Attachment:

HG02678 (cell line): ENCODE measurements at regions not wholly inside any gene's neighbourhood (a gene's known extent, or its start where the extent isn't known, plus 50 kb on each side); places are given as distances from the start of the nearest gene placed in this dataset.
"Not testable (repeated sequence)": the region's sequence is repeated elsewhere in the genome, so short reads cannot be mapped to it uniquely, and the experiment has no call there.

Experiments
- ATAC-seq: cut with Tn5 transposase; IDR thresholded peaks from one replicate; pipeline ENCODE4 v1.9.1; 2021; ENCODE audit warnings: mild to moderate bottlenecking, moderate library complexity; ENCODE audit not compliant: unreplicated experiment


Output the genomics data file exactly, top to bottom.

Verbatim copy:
HG02678 (cell line): ENCODE measurements at regions not wholly inside any gene's neighbourhood (a gene's known extent, or its start where the extent isn't known, plus 50 kb on each side); places are given as distances from the start of the nearest gene placed in this dataset.
"Not testable (repeated sequence)": the region's sequence is repeated elsewhere in the genome, so short reads cannot be mapped to it uniquely, and the experiment has no call there.

Experiments
- ATAC-seq: cut with Tn5 transposase; IDR thresholded peaks from one replicate; pipeline ENCODE4 v1.9.1; 2021; ENCODE audit warnings: mild to moderate bottlenecking, moderate library complexity; ENCODE audit not compliant: unreplicated experiment